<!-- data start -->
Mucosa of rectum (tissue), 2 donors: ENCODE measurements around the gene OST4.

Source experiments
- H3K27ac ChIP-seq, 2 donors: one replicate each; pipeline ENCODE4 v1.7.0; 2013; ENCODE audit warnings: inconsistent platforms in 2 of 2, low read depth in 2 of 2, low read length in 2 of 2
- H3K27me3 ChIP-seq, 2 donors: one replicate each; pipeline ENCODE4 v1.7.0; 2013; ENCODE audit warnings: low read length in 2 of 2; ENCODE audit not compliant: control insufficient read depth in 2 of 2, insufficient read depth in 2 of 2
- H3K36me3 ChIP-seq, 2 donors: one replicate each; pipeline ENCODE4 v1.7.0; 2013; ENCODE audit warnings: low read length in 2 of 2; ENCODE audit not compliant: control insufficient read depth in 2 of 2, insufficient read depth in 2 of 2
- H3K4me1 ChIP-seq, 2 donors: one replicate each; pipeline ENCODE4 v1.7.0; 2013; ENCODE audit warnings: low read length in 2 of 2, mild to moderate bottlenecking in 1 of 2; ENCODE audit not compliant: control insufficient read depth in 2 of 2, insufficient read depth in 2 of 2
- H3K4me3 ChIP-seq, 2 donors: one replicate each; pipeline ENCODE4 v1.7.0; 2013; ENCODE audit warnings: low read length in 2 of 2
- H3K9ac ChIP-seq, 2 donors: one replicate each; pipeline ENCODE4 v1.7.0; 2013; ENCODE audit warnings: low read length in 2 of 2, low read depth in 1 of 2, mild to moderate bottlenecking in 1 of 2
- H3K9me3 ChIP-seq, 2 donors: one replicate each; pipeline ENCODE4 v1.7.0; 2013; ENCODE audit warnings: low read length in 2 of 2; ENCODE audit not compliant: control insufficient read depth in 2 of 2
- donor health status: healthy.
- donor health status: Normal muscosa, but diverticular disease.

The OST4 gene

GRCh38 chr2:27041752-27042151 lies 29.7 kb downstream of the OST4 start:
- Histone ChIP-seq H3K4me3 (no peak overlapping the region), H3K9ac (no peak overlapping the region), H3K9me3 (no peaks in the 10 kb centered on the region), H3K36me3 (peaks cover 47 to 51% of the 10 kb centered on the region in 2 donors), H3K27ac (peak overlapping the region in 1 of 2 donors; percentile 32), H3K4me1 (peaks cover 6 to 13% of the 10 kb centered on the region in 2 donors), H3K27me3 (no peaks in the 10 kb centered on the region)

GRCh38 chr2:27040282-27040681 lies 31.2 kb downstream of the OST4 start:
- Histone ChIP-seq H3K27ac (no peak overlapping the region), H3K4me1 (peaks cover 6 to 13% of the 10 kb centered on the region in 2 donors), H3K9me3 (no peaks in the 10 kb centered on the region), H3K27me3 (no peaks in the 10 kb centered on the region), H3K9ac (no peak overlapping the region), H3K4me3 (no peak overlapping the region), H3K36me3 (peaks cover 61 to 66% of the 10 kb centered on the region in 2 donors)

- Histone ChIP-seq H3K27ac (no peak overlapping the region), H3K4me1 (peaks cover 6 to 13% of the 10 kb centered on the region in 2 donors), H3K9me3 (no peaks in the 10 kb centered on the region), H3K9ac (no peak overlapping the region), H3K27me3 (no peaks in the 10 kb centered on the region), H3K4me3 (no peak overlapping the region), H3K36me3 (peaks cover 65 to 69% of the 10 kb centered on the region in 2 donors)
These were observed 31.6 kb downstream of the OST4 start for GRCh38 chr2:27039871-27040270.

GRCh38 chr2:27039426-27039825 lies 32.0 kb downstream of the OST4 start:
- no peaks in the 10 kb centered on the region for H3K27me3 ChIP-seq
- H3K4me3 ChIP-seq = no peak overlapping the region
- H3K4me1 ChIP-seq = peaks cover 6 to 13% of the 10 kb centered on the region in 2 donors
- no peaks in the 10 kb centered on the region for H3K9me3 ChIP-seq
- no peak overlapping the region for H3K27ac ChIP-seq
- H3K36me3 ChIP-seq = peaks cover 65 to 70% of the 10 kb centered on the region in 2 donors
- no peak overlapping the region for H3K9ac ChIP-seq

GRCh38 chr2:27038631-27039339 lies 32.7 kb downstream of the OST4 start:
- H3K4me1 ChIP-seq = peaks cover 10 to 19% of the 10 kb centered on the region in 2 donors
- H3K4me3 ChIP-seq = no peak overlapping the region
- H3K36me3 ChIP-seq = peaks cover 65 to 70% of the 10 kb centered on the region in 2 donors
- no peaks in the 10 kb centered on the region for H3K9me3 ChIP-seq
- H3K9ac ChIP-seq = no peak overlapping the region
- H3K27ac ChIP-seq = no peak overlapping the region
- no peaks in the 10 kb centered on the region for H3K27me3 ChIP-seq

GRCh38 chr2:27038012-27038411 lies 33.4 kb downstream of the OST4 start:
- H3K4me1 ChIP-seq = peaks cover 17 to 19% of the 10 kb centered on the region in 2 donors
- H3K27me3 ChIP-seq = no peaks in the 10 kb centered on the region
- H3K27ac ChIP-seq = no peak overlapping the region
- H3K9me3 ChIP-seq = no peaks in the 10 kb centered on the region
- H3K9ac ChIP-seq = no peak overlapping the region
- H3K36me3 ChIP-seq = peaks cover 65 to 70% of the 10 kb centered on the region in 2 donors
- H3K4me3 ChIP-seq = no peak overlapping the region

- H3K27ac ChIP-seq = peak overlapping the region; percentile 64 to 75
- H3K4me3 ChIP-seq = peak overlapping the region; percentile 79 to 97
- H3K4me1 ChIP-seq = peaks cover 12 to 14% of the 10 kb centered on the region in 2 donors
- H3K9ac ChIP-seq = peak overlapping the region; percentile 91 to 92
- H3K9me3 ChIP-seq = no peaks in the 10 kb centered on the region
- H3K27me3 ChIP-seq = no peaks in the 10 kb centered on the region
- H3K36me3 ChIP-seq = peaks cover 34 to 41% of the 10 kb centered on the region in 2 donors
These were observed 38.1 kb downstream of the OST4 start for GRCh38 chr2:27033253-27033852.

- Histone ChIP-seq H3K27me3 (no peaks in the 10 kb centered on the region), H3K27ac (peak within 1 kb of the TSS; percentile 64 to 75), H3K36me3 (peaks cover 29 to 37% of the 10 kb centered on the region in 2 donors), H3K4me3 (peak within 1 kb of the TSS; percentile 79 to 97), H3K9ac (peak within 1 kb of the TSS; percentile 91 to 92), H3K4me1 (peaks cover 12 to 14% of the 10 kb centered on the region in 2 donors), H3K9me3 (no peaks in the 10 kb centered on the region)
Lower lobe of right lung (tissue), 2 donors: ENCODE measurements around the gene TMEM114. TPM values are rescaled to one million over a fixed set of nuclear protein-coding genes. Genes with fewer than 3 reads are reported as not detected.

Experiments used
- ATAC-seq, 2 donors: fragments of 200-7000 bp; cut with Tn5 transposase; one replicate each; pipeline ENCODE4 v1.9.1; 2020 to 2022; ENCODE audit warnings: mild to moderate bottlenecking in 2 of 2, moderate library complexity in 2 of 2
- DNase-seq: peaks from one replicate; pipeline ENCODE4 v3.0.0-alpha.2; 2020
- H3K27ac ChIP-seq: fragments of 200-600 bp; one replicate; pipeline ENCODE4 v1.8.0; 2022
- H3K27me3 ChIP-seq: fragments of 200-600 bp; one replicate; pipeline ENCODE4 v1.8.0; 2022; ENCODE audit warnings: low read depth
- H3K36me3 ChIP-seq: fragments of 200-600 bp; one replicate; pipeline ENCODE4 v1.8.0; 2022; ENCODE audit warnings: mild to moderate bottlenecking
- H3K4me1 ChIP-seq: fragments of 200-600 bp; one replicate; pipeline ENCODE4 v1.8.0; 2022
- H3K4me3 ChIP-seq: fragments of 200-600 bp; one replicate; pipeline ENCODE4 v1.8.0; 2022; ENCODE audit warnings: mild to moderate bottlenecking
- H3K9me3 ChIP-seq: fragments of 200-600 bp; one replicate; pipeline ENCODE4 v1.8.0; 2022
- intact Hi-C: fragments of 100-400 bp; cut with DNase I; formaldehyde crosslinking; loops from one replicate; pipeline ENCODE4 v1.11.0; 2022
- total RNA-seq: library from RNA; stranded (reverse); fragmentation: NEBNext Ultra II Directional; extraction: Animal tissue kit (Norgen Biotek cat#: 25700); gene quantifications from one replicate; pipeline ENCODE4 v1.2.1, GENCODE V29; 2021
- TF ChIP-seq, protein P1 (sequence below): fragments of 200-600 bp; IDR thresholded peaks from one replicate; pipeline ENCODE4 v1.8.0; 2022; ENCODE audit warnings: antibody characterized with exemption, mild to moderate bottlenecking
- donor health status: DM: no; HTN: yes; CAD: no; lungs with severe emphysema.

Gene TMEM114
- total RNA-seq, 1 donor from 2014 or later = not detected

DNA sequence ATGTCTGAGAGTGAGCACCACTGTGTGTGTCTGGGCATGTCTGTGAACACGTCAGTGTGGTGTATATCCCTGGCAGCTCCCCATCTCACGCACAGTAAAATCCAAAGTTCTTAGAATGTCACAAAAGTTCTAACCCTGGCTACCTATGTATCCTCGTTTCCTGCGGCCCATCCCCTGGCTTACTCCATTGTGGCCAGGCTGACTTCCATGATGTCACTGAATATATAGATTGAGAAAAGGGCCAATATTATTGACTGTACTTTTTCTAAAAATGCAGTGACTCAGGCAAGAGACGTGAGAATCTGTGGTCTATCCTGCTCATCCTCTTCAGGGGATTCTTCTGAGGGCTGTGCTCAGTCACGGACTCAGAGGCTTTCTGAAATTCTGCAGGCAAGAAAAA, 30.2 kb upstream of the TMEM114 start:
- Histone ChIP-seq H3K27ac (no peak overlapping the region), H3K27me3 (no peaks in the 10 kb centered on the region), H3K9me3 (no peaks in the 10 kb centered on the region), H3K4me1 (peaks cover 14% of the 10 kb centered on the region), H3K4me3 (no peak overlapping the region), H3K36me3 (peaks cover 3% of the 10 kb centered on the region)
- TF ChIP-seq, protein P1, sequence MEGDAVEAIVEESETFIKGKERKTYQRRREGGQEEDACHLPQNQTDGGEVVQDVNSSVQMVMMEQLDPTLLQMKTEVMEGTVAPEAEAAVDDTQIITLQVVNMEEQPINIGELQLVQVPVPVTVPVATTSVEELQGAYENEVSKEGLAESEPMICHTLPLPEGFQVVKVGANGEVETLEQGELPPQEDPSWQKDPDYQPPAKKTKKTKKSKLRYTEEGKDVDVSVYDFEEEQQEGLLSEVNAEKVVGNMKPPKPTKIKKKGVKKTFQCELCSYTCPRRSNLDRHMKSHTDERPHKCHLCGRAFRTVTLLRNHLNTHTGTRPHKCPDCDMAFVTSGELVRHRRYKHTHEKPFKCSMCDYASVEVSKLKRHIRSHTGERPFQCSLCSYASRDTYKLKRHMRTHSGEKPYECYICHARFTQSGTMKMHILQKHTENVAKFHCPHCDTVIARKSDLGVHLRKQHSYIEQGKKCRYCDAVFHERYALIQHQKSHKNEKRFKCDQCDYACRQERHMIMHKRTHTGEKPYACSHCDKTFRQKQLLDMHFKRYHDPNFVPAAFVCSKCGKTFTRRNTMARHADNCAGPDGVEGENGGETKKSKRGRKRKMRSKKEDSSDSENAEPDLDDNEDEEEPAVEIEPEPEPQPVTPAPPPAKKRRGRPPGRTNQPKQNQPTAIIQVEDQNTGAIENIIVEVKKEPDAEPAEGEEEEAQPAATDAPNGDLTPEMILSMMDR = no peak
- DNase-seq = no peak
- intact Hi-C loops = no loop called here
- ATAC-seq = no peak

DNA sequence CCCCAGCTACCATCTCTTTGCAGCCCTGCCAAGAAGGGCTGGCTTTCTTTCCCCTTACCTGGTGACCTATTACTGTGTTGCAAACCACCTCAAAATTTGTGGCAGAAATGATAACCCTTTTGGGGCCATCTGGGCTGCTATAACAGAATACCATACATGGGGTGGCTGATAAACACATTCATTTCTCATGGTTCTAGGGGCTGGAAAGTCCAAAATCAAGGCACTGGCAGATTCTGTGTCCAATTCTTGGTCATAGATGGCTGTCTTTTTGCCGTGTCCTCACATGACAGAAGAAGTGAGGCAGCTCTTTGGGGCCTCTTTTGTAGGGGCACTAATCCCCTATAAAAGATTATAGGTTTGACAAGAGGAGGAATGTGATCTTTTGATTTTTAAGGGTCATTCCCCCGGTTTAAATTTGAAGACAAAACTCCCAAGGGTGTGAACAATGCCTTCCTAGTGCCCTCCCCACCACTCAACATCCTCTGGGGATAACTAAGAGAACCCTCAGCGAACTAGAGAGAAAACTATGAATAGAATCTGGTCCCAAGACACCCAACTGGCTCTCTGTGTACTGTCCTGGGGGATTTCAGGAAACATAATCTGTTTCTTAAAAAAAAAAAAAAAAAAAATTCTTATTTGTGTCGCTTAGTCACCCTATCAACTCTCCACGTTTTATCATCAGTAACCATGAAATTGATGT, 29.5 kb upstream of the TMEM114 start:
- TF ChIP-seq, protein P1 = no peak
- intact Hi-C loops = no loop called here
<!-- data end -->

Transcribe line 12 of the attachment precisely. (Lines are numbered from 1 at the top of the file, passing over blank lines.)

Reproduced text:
The OST4 gene